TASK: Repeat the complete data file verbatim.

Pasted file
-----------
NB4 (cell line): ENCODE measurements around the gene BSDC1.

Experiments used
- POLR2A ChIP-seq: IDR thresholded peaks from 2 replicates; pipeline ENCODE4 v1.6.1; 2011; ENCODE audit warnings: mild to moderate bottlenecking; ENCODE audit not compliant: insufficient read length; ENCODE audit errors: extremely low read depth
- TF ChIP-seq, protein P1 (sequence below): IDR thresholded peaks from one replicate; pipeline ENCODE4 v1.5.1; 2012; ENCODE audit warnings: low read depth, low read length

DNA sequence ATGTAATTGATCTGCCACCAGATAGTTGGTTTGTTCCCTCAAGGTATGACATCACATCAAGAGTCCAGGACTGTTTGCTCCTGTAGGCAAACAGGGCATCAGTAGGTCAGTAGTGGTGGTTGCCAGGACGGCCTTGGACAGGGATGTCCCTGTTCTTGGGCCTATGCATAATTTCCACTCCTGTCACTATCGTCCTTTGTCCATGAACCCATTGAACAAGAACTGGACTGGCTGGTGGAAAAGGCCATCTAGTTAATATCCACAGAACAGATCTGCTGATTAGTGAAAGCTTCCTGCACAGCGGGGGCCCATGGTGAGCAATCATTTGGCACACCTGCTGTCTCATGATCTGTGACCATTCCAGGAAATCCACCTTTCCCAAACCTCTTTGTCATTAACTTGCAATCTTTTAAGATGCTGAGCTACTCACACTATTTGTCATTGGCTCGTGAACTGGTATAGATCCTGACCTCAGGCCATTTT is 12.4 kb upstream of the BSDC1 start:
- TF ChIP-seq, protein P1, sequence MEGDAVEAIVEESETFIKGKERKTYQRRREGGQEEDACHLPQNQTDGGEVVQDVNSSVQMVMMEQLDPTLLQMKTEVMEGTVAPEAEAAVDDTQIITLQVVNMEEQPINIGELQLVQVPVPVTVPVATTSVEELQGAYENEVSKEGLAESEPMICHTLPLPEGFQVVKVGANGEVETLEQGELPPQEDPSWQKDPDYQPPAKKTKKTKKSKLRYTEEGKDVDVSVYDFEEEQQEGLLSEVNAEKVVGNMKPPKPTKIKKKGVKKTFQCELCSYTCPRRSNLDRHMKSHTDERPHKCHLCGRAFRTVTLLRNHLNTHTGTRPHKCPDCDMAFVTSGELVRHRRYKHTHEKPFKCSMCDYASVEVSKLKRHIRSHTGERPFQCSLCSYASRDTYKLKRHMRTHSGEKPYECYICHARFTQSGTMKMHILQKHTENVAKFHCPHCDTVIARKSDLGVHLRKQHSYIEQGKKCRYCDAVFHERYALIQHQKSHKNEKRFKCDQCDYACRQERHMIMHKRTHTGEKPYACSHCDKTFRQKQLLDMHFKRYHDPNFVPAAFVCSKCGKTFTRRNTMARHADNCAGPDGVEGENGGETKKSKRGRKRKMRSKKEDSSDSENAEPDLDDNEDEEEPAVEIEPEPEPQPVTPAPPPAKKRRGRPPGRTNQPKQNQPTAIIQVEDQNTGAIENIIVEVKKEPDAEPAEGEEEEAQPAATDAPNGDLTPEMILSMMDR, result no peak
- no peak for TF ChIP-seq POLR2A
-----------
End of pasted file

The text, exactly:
NB4 (cell line): ENCODE measurements around the gene BSDC1.

Experiments used
- POLR2A ChIP-seq: IDR thresholded peaks from 2 replicates; pipeline ENCODE4 v1.6.1; 2011; ENCODE audit warnings: mild to moderate bottlenecking; ENCODE audit not compliant: insufficient read length; ENCODE audit errors: extremely low read depth
- TF ChIP-seq, protein P1 (sequence below): IDR thresholded peaks from one replicate; pipeline ENCODE4 v1.5.1; 2012; ENCODE audit warnings: low read depth, low read length

DNA sequence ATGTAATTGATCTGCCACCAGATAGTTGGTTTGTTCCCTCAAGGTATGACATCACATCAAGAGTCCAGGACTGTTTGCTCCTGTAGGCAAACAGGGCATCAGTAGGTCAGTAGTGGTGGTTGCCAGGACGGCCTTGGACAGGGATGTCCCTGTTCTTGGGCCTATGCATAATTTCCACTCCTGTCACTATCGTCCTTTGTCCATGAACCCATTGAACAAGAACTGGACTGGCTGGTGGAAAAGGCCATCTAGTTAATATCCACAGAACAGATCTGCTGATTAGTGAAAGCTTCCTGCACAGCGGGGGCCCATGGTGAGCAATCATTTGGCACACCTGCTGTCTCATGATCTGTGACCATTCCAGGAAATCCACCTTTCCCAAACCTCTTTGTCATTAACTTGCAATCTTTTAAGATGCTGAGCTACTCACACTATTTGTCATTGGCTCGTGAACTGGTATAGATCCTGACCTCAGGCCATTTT is 12.4 kb upstream of the BSDC1 start:
- TF ChIP-seq, protein P1, sequence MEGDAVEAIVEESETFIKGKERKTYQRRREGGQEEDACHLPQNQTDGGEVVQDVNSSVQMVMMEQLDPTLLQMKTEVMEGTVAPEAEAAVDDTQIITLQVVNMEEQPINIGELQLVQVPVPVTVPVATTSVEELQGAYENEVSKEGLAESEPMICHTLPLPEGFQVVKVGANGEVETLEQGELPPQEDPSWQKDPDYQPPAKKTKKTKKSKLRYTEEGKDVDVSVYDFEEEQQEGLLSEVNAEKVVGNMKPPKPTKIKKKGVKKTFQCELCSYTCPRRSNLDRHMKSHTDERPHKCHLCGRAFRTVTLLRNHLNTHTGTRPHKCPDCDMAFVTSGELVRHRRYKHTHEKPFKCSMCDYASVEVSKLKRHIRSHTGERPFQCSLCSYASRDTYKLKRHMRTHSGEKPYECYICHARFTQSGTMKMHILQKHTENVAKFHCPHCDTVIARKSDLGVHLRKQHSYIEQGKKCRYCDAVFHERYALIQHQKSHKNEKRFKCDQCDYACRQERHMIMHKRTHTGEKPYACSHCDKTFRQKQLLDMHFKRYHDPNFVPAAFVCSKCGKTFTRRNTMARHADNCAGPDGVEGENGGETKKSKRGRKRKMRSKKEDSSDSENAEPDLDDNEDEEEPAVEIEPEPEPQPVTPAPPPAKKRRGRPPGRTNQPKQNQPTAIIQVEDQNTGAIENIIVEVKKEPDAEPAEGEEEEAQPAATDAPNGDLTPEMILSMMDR, result no peak
- no peak for TF ChIP-seq POLR2A